The images in the portfolio came from a book published by Hodder and Stoughton in 1935 in a deluxe limited edition of 250 copies with a commentary by Gilbert Keith Chesterton. Aside from the 250 persons who have this book, these images were never reprinted again. That’s pretty much what made me want to do this.
I chose to do it as a portfolio simply to give the buyer the chance to have any or all of the images framed should he or she choose to. I especially had images printed in letterpress on Teton 80 lb. stock [with that option in mind].
How difficult was it to make this dream of yours a reality? What particular problems did it present that you might not have had to deal with while compiling one of your art books, for instance?
That’s just about what it was for me, a dream. I have always admired Frank Brangwyn for many years and to finally publish something that was never done before was quite exciting for me. It was a nice break from publishing another art book.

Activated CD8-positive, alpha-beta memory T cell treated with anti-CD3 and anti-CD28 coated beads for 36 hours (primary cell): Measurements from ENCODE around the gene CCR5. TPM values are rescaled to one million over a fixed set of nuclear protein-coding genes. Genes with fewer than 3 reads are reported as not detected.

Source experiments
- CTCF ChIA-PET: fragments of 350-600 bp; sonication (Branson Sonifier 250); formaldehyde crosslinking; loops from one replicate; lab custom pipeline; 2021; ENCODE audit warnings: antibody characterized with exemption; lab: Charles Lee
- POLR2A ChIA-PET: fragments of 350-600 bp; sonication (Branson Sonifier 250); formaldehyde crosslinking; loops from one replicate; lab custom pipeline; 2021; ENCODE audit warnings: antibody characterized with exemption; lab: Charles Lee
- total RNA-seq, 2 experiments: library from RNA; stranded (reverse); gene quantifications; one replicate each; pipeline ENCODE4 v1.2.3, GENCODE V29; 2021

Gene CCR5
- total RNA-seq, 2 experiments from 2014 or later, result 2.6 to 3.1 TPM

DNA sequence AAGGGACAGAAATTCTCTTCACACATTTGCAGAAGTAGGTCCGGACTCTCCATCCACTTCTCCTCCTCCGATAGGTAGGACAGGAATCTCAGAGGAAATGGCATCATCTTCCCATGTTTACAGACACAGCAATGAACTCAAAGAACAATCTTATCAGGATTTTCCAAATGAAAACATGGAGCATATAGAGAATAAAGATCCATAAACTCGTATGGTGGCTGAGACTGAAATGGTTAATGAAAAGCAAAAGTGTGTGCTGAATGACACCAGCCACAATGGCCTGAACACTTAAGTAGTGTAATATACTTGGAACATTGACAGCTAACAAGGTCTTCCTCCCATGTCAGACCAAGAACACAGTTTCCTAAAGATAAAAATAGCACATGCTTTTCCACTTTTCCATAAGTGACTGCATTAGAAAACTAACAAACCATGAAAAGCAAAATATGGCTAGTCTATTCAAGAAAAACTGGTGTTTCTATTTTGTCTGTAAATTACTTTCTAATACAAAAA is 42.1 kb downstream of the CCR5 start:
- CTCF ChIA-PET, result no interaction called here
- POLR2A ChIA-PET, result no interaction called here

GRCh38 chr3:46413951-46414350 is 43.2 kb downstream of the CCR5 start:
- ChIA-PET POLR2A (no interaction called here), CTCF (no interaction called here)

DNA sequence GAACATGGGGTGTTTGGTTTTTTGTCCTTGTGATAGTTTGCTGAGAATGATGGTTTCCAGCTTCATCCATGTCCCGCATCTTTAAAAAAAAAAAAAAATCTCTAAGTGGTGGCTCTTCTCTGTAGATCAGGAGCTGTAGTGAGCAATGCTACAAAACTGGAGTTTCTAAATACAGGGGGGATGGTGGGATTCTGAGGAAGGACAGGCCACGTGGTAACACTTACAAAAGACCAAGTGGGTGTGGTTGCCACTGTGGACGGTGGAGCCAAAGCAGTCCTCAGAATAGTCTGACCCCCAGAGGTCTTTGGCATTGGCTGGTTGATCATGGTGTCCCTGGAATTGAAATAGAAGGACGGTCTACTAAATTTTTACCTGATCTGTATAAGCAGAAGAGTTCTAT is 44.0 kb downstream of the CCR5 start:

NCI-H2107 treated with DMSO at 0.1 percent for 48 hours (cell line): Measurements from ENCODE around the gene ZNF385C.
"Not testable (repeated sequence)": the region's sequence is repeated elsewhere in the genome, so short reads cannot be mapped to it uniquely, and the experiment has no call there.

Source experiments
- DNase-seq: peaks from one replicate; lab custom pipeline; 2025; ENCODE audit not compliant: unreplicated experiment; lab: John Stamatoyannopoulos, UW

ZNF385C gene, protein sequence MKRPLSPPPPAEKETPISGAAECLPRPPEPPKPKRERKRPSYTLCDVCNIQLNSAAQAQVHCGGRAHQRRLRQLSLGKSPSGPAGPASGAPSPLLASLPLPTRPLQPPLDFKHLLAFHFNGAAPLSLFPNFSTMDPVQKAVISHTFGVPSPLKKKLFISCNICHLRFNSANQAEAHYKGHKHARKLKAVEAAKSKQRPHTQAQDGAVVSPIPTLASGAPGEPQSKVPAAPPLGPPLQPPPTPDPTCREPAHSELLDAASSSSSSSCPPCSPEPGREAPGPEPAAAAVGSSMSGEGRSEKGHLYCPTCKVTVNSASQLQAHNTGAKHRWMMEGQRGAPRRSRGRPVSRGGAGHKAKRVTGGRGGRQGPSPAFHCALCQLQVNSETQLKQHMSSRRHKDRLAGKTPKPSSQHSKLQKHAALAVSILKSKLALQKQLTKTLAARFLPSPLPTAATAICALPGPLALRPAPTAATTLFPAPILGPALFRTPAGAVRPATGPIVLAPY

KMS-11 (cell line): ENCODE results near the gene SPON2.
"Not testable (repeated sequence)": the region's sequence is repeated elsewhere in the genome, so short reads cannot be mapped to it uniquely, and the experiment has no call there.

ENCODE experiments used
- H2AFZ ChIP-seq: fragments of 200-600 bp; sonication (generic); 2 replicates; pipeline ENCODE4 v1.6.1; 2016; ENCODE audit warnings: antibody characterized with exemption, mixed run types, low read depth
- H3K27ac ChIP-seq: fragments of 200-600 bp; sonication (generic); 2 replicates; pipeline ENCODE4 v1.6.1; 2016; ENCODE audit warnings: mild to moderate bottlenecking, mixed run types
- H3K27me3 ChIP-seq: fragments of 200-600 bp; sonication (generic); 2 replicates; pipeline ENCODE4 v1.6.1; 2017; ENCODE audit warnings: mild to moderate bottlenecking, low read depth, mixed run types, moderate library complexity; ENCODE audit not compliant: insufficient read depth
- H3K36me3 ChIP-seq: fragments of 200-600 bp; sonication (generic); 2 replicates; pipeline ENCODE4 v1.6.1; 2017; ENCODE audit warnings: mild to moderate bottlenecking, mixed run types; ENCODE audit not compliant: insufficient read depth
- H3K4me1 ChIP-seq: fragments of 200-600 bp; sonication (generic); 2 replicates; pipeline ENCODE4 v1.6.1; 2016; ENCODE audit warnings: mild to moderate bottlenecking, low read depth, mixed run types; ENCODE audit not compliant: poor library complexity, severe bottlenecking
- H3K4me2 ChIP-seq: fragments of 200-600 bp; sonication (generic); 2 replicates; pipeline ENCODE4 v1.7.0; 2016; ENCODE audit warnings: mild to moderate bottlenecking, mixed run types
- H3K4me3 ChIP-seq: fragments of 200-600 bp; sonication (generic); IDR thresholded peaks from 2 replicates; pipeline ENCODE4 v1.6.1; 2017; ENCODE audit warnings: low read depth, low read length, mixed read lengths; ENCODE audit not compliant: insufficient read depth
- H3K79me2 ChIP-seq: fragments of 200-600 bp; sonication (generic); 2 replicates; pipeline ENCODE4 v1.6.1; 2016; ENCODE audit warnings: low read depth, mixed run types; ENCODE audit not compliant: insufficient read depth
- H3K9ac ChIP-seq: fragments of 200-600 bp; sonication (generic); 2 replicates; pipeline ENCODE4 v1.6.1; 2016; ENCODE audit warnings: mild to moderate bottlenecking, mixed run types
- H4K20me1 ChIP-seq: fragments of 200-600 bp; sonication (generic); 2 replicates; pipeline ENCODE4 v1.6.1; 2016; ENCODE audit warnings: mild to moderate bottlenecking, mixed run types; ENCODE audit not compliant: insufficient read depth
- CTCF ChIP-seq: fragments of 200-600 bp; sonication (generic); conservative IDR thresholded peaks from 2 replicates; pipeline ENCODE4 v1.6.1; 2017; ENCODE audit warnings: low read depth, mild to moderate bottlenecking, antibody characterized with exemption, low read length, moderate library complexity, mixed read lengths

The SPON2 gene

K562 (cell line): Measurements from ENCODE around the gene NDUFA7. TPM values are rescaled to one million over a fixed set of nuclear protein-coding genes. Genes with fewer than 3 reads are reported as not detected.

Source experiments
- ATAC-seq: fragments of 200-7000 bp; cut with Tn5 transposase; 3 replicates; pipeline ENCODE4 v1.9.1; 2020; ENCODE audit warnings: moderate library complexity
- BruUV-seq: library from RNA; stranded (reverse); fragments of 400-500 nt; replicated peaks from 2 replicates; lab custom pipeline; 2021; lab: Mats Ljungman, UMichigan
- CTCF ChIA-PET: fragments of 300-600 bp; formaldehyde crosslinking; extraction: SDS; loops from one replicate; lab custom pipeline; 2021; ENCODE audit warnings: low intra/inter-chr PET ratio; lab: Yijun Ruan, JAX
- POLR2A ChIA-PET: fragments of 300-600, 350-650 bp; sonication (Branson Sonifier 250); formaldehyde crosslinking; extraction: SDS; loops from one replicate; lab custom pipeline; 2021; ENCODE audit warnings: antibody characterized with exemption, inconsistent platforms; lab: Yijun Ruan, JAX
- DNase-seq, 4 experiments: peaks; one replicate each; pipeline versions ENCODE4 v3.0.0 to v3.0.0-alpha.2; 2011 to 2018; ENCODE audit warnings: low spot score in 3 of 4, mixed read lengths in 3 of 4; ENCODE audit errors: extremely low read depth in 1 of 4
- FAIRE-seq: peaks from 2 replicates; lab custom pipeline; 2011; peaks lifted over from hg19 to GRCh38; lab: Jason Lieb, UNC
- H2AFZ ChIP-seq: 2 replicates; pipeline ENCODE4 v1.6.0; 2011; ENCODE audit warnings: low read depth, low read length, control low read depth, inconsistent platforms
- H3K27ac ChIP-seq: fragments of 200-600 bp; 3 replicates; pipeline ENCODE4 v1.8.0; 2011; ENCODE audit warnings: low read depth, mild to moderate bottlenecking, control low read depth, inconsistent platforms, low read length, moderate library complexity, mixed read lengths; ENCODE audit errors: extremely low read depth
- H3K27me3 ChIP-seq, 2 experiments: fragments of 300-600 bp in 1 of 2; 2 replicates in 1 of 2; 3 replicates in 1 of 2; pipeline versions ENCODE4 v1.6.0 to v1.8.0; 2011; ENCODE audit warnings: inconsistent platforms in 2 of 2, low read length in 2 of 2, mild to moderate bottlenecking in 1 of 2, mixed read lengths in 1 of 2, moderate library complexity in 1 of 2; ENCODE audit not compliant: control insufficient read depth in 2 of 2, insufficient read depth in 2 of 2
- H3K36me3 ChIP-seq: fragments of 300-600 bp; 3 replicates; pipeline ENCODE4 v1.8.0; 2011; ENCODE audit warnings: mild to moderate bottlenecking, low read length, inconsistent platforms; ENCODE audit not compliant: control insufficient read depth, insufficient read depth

Surely this work was in the public domain, which begs the question of why securing the blessings of Brangwyn’s living relative was so important to you and the project?
Well, the first thing I needed to do was to find out if these images were in the public domain or was there was a Brangwyn Estate. I did what anybody nowadays does when looking for something, I Googled it. [Laughter] And, as it turned out, there was a gentleman in England named David Brangwyn who was a cousin or nephew—I don’t remember which right now—but he had the rights to most of the Brangwyn works. I wrote him and explained what I had in mind and he was very accommodating. After that, I took off.
How hard was it to locate really well preserved, high quality images to scan or shoot from?
Fortunately, I happen to be one of those 250 who own a copy of that 1935 Hodder & Stoughton book, The Way of the Cross. So I already had the material that I needed. Then I had my good friend Jim Vadeboncouer, Jr., who is a whiz at scanning images, scan them for me. He did such a fantastic job that you’d think these images were scanned from the original etchings.